Note: Instances can be provisioned with a public network by selecting it at provision time via the web portal or with the triton CLI tool. For Docker instances, you can be give public network access using the -p or -P flag.

To view all available networks, run triton network list.

Yes. You can choose the networks you want to connect your instance to when you create it, and add or remove network connections (NICs) while the instance is running.

By default, each instance will be connected to a private fabric network. It is also possible to connect instances to a public network. Exactly what type of private network and whether or not the instance gets a public network depends on the instance type.

Private fabric networks are a good choice for connecting the components of your application, since their isolation from the public internet and other users in the data center (for user-defined networks) can improve the security of those application components. For example, databases are typically connected just to other application components in the data center and not exposed on the public internet.

  • Docker

    • Defaults to your default fabric network

    • Can specify one or more different fabric networks when using triton-docker run

    • NICs and networks can be added and removed after the instance is started[^2]

    • Can get an interface and IP on the operator-defined "public" network by using the -p argument to triton-docker run

  • Infrastructure containers and VMs

    • Defaults to the operator-defined shared private network

    • Can get one or more user-defined fabric networks at start time

    • NICs and networks can be added and removed after the instance is started

    • Gets an interface and IP on the operator-defined "public" network by default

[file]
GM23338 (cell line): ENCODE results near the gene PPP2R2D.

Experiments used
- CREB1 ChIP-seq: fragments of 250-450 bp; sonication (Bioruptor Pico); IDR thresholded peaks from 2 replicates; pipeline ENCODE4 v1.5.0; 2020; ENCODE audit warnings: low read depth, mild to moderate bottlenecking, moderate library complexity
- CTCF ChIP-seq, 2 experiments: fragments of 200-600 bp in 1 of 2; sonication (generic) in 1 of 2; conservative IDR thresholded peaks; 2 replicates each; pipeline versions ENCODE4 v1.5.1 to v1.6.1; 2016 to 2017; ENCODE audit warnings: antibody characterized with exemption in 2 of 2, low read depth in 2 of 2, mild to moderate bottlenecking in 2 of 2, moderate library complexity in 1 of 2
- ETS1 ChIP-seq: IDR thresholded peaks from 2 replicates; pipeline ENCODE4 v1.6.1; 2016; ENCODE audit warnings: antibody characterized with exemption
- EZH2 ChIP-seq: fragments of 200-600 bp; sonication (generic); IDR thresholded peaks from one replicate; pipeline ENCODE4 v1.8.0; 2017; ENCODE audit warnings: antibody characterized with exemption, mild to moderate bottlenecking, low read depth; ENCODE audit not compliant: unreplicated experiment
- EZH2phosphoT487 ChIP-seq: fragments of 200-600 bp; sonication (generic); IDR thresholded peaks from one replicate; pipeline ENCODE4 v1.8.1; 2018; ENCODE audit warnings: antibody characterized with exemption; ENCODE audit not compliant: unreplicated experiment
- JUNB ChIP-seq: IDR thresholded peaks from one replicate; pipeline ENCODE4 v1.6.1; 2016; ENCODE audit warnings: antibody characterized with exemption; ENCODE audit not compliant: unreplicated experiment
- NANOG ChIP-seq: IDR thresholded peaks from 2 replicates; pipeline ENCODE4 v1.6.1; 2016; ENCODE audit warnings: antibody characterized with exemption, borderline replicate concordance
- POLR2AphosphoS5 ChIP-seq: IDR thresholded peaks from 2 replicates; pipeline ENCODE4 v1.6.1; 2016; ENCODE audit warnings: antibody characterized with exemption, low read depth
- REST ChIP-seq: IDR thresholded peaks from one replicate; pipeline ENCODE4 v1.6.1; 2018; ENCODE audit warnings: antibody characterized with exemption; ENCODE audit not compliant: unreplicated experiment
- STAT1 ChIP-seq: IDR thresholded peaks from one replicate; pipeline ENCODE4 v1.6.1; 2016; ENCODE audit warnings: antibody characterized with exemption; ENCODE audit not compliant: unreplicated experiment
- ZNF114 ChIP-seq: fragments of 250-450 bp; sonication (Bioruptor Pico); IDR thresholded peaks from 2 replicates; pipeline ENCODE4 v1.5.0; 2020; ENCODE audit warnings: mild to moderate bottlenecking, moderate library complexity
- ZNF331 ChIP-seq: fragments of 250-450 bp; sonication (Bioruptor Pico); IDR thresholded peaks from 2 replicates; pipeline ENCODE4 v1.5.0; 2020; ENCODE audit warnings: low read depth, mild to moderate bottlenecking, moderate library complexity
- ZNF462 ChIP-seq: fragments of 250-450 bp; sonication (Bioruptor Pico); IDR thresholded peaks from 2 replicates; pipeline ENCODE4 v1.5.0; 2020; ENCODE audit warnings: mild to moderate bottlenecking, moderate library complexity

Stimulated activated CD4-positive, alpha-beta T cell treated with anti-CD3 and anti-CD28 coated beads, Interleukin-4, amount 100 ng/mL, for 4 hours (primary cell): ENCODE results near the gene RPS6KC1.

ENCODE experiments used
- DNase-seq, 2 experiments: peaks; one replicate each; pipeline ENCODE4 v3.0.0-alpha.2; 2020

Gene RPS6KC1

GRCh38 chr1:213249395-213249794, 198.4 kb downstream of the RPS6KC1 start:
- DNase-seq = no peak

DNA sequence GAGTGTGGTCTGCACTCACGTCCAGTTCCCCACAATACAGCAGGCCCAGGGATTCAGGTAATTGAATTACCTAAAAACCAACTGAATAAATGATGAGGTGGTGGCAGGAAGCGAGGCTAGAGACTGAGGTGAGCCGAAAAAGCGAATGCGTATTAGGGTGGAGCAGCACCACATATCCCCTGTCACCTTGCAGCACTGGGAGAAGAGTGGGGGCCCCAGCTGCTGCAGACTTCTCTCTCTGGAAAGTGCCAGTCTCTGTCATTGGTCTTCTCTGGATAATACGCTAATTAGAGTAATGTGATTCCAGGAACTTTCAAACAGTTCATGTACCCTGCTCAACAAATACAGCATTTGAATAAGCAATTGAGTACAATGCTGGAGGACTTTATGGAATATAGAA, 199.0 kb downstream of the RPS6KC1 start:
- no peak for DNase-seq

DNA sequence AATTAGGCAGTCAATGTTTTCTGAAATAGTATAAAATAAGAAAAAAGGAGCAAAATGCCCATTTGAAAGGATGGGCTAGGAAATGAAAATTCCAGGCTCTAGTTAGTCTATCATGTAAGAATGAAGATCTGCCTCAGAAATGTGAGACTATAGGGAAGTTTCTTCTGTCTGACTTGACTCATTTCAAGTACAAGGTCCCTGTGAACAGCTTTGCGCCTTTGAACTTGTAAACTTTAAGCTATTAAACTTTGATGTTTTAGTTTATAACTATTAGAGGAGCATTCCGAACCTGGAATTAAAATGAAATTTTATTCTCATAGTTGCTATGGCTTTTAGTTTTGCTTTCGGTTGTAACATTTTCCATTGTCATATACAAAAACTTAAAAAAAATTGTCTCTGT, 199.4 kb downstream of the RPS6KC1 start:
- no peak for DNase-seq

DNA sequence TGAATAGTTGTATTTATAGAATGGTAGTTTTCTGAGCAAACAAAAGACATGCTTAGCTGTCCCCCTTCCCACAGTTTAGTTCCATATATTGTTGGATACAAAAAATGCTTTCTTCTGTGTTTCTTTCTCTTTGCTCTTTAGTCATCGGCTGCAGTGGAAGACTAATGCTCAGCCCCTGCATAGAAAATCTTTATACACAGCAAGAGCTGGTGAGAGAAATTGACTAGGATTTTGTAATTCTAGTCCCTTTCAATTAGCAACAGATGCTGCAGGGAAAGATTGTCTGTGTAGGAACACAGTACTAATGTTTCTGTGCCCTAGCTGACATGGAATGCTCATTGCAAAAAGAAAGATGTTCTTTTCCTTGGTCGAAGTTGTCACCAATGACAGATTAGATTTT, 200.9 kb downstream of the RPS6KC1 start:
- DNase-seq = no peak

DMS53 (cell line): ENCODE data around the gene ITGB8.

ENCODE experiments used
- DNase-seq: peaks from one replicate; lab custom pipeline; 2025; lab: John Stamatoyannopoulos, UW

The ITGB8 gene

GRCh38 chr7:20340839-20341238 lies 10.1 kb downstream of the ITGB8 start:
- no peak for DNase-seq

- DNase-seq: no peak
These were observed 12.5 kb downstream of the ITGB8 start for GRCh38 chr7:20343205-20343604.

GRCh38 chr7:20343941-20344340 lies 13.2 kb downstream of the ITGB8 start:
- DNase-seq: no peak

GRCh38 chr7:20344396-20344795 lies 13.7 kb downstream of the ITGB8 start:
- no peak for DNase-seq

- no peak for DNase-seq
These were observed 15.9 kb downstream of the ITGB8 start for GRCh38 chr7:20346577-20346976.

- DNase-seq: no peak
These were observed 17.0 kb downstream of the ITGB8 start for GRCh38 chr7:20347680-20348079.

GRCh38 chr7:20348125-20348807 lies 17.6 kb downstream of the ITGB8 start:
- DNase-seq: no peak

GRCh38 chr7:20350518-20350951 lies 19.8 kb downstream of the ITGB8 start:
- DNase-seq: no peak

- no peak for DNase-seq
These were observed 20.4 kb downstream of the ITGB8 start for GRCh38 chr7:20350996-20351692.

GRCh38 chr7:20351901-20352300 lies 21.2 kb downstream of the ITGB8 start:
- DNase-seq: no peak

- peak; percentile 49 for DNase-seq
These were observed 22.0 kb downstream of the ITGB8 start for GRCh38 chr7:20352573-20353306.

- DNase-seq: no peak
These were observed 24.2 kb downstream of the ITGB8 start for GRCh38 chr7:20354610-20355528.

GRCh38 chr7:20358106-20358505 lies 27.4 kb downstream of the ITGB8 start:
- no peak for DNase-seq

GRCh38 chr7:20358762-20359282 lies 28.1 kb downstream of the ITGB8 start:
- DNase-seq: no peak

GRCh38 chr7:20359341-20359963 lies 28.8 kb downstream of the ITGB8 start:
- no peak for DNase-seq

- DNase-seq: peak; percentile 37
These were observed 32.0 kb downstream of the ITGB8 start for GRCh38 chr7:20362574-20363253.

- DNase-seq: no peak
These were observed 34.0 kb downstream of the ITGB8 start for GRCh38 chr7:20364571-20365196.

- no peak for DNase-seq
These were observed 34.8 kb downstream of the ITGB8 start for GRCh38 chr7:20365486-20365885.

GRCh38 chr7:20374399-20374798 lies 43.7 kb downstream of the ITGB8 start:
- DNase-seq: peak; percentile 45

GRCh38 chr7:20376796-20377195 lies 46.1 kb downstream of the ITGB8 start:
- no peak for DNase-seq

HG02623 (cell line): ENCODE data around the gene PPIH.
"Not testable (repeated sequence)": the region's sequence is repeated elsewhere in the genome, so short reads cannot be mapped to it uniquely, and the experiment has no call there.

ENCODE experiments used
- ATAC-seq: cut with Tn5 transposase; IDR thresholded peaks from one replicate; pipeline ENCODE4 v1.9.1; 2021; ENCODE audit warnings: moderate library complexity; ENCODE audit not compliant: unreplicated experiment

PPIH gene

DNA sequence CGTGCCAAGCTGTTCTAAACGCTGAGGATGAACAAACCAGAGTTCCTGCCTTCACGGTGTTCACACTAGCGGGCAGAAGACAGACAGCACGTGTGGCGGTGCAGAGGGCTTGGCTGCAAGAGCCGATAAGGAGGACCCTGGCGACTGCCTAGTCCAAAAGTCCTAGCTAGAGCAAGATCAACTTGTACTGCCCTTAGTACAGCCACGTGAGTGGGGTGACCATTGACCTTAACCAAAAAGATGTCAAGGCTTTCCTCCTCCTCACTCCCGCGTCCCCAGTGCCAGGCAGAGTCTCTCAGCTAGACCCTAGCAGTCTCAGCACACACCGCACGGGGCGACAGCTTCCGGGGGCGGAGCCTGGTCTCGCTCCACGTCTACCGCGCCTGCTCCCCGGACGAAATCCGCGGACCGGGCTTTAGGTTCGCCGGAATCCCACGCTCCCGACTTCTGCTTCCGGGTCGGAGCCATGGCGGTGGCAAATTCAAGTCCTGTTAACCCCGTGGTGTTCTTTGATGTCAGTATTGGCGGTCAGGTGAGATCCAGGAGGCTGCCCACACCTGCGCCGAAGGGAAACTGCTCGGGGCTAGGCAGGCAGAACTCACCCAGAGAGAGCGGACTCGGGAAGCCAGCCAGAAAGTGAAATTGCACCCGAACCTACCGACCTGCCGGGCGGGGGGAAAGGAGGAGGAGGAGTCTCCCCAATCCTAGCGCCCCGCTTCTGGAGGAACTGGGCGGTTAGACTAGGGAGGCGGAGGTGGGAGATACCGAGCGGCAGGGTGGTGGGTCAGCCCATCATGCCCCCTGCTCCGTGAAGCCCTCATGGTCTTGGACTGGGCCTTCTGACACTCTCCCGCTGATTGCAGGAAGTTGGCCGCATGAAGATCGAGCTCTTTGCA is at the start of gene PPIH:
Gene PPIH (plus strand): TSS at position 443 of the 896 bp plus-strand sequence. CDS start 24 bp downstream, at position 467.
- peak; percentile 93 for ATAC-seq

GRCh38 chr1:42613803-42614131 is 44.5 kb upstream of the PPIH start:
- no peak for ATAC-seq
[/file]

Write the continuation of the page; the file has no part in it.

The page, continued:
MNX user-defined networks (also called "fabrics" and "overlay networks") are built using VXLAN and 802.1Q industry standards. Check out the docs.

Every account in MNX starts with a private user-defined network named "default", which is the default network for Docker containers and an optional network for other instances. To list the networks available, go to the MNX portalNetworks or use the Triton CLI command triton networks.

Your container may also be connected to a public network, reachable over the internet. The IP address the public network is given varies based on the data center. By default, all containers and VM instances are given public VNICs. Docker containers do not have a public VNIC unless you request it with the -p or -P argument to triton-docker run ....

Docker containers on MNX only get interfaces and IP addresses on the public internet if you request one with the -p or -P argument to triton-docker run ....

Infrastructure containers and hardware virtual machines get public IP addresses by default.

Use the instructions above to find the IP address(es) for your instances.

Applications often have many components or services, only a small portion of which should be exposed on the public internet. You want certain components such as a load balancer and the front-end design to be easily seen by the user. However, databases and certain back-end components should most often be hidden from the public for the safety of your application.

Public IP addresses are optional. They're on by default for infrastructure containers and hardware VMs, but you can create containers without them if you want. For Docker containers, they're off by default, and you have to explicitly ask for a public IP address using the -p or -P argument in your triton-docker run....

Firewalls can help protect your instances from network attacks by blocking (or allowing) traffic based on a set of rules you can define. This can be especially valuable for protecting instances on public or shared networks. MNX Cloud Firewall makes firewall management easy. In some cases, it's even automatic!

MNX Cloud Firewall can automatically apply firewall rules based on instance tags or Docker labels, making it easy to apply or change firewall policies.

And, for Docker instances, MNX Cloud Firewall will automatically set rules that block traffic to all the ports on a public network except those specified in the -p argument in your triton-docker run....

You can modify these rules in your terminal with triton fwrule